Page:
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Dealing with Developmental-Delay Deniers

By Amalah

Amy!

I wrote to you some months ago suspecting my daughter has a speech delay. Well, I had her tested and, yeah. She’s 17 months old as of today and she has the speech abilities of a 4 month old, based on the initial assessment. They’re going to do a more in depth evaluation, and the coordinator cautioned, “Now, that number might go up to, say, 6 months. But don’t expect it to magically creep up to 12 months or anything.” But she’s laid out some wonderful programs that are available to help her, and I’m going to tackle the problem head on and whip its ass.

I’m devastated. I cried for twenty minutes after the coordinator left our house. This is my baby girl, my heart, my soul, my everything. The problem I’m having is my boyfriend. He went on to tell me that “See? She’s not delayed! That number will go up and you’ll see she’s just fine. Why, my son [previous marriage] didn’t talk at all until he was two!” My first instinct is to scream at the top of my lungs “SHE IS NOT FINE, DAMMIT! The next person who tells me again that she’s fine gets my foot across their mouth! The assessor said she’s not fine, and quit comparing her to your kids! If your son couldn’t talk until he was two, why didn’t you do something?!” But, I know he’s just trying to make me feel better and in his own way telling me it’ll be alright, so I just clamp my maw shut. He just doesn’t seem to think there’s anything wrong with her, and it’s driving me crazy. He has said IF she’s delayed (if?! Hello! She IS delayed, gahhh!) then he’s on board with speech therapy, but that he still doesn’t think there’s a thing wrong with her. His family also shares his views, and because they’re both nurses, brush me off, all superior-like.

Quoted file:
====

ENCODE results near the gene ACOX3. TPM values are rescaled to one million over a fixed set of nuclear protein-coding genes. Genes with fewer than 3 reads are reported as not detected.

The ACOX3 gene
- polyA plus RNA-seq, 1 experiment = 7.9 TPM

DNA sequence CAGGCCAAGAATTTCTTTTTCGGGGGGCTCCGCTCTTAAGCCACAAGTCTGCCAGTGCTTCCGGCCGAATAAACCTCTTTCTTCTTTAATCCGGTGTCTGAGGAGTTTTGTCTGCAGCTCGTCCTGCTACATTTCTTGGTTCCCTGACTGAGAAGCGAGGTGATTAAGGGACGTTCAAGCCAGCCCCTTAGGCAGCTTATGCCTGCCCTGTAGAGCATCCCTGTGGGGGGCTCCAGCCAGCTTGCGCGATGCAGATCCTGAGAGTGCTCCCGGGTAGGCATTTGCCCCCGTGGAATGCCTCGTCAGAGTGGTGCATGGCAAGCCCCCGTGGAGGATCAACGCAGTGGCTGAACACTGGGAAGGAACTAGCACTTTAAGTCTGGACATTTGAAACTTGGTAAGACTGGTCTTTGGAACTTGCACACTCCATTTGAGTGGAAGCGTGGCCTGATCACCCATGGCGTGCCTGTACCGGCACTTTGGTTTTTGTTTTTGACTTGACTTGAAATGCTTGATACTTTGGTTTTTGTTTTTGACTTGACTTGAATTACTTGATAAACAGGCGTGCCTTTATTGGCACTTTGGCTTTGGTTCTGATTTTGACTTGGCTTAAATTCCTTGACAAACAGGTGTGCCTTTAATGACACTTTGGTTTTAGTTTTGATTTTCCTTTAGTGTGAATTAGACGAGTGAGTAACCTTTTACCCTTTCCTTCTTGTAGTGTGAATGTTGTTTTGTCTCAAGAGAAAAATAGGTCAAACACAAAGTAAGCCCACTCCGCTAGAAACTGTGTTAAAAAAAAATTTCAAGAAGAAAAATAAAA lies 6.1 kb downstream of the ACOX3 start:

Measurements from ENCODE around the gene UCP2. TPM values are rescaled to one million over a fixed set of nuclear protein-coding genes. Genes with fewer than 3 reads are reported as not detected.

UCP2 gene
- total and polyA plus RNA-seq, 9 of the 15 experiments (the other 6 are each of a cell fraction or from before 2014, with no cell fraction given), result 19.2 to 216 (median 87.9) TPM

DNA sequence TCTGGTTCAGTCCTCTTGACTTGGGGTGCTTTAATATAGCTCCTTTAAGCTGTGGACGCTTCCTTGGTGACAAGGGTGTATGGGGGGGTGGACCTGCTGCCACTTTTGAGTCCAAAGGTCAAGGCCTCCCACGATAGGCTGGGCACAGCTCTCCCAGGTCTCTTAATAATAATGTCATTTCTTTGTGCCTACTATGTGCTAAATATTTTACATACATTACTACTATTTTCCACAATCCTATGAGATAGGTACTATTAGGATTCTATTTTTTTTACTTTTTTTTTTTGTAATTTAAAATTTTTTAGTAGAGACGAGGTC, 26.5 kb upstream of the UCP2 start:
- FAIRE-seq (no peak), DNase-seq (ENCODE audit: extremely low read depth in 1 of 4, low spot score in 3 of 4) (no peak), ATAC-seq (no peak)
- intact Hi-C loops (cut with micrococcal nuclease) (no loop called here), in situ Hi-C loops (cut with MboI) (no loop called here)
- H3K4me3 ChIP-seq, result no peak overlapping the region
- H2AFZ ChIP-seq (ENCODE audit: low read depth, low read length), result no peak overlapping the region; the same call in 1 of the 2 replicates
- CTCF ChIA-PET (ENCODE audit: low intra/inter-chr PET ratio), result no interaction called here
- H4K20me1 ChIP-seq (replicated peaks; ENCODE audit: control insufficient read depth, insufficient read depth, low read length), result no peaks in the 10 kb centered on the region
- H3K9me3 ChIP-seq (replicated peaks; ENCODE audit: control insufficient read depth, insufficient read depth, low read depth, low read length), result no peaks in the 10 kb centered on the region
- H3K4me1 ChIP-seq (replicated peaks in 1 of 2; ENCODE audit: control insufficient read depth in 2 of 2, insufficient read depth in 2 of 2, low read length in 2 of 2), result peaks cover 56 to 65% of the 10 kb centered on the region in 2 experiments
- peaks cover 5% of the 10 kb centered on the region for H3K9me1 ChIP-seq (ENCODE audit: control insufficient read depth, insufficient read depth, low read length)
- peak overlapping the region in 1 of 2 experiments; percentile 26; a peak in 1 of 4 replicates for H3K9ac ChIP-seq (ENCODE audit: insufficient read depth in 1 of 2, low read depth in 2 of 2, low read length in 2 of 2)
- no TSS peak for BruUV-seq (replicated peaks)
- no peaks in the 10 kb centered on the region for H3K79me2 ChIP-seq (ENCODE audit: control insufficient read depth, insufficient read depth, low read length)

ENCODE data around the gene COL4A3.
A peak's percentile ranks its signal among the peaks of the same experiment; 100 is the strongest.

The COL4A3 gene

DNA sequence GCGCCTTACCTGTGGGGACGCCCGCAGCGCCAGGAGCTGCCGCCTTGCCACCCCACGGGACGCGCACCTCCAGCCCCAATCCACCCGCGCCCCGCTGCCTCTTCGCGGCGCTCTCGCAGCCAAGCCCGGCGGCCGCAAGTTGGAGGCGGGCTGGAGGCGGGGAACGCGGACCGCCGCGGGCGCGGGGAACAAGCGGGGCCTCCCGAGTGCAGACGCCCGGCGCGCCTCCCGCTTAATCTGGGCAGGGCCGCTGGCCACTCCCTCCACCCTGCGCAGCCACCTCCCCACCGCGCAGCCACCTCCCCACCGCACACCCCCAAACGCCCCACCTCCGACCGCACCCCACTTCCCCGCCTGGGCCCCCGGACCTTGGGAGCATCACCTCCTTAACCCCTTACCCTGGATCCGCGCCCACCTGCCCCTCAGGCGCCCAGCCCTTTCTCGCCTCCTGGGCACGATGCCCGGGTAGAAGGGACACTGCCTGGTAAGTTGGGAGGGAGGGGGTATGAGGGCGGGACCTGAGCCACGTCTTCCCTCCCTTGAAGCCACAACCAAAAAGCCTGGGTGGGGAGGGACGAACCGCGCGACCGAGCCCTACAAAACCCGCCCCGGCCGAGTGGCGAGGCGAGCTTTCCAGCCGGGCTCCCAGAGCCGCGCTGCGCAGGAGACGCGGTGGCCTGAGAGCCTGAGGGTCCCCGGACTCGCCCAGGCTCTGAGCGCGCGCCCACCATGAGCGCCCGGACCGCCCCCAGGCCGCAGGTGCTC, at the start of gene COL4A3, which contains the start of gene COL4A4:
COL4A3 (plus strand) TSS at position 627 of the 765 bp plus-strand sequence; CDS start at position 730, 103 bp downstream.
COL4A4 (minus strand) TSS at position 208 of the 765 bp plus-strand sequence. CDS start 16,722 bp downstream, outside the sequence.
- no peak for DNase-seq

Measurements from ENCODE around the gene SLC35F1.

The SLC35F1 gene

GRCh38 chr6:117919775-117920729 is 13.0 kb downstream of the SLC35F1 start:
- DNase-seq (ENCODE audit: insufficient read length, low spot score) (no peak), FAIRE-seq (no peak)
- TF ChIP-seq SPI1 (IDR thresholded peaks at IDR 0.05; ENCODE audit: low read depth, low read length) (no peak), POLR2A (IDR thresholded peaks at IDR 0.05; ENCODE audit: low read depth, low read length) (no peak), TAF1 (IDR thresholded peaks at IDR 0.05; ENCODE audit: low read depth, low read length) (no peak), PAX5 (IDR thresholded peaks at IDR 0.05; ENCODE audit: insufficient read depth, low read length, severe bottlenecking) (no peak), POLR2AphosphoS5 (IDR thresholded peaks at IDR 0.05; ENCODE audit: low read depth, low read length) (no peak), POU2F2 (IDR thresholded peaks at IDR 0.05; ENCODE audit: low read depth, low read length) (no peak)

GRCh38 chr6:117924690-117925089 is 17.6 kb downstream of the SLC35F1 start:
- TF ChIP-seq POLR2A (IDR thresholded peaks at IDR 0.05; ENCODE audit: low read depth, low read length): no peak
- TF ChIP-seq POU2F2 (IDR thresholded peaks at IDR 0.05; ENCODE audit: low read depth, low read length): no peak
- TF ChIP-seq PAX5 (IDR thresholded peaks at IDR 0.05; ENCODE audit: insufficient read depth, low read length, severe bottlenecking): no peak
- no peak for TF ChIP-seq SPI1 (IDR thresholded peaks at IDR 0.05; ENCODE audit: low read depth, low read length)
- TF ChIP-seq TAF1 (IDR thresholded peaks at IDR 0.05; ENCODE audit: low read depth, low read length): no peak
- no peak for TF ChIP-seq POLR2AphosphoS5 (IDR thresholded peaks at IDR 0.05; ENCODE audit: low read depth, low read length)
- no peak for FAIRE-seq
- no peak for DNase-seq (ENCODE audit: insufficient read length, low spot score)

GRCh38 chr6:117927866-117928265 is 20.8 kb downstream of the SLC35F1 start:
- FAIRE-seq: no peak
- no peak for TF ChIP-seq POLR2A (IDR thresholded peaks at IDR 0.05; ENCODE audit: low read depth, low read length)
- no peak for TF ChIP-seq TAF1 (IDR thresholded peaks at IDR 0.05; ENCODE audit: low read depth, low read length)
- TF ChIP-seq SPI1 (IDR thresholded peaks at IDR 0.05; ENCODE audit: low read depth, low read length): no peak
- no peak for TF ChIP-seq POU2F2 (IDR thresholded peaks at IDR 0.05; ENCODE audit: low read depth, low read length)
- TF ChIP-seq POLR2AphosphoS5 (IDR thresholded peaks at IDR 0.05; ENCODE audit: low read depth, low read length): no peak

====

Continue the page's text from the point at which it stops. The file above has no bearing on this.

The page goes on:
How do I convince the three of them that once and for freaking all SHE. IS. NOT. FINE? I really, really want to smack the next person who tells me that but alas, it’s not polite and might even be illegal. I feel like it’s an insult to me, my child, and the wonderful people helping us when they tell me that.
Thanks, and BTW – I just want to say you’ve big a BIIIIG help and a BIIIIG inspiration to me.

Thank you!

Sincerely,
H

Oh, sweeeeeeetie. I hate calling other capable grown women pet names but I hate it slightly less than typing out [[[[[hugsssss]]]]], so pet names and virtual head pats it is. I’m really sorry you have to fight this fight. But I’m really happy that your daughter has you to fight this fight for her.

I still get it. The “he’s FINE. there’s NOTHING WRONG WITH HIM.” thing. Um. For real? You really wanna argue with me and my binder full of evaluations and second (and third, and fourth) opinions about those evaluations? You really think the public school system just hands out free special education preschool to kids who are just “fine”?

These developmental-delay deniers seem to fall into a couple categories, complete with overlap:

1) THE DEFENSIVE. By stating that yes, your child has such-and-such of a delay, you often draw the delays of other children into sharper focus. Your boyfriend’s son, for example. I cannot tell you how many times I heard the “my kid didn’t talk until he was four and couldn’t handle preschool until he was five and he’s just fine now you’re pushing him too hard and expecting too much blah blah blah.” They may even think they’re encouraging you, but the defensiveness under the surface is usually pretty transparent. Like you said, if your child didn’t talk until he was two, why didn’t you DO SOMETHING? And that’s a question a lot of parents simply cannot bring themselves to answer. You are calling their decisions into question, the idea that maybe the way things were done 20 or 30 years ago was just flat-out wrong, the idea that they let their child down. So instead they blame today’s schools, society’s expectations, neurotic parents. “If you just turn off the TV and read her more books, SHE’LL BE FINE.”

DEALING TACTIC: Smile and say that you are certainly optimistic that she will be fine, tell them how happy it makes you to hear their success story. If they continue to press the issue, say you have decided to take the “better safe than sorry” route and take advantage of all the wonderful programs available to her these days. Realize that you may never change their minds, but can only do what you think is best for your child.